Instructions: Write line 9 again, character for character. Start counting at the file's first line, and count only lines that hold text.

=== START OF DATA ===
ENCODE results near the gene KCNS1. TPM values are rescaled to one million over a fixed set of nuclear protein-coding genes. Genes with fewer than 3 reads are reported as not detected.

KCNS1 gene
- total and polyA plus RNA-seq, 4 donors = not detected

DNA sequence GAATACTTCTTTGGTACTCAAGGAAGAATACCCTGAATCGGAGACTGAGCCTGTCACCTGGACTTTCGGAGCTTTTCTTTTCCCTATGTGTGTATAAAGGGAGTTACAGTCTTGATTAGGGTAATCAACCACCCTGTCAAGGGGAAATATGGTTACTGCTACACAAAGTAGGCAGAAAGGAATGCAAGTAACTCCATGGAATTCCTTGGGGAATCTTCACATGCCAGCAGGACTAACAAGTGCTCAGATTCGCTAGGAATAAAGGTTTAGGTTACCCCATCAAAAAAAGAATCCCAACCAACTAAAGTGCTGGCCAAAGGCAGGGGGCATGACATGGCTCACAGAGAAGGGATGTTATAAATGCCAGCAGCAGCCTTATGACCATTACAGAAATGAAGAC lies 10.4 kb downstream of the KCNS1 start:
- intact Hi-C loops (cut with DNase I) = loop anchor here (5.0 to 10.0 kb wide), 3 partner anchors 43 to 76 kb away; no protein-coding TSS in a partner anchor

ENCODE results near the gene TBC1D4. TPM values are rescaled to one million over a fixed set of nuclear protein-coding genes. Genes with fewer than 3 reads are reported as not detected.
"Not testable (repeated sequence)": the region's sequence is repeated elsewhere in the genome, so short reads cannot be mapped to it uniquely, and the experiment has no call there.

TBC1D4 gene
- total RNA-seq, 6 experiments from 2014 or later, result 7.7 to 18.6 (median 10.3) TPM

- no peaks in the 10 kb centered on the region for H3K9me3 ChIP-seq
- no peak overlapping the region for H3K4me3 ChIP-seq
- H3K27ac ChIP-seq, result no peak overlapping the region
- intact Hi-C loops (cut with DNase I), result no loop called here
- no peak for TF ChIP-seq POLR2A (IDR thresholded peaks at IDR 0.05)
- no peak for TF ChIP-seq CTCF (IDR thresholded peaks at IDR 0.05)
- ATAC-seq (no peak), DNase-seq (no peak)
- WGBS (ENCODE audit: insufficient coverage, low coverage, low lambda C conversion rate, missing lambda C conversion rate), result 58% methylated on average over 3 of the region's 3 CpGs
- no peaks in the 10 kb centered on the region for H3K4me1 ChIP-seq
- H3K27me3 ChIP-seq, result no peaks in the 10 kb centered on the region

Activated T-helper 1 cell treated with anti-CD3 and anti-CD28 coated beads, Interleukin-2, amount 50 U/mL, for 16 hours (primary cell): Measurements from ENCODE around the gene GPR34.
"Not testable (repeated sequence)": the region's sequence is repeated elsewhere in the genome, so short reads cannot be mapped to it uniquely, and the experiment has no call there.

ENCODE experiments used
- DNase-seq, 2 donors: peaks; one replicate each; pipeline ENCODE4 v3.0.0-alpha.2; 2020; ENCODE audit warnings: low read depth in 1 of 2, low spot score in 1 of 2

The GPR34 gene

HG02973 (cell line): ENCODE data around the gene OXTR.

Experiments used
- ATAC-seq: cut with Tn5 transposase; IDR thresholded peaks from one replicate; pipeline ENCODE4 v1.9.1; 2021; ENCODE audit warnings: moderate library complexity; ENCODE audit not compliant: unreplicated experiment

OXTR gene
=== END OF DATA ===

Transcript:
- total RNA-seq, 6 experiments from 2014 or later, result 7.7 to 18.6 (median 10.3) TPM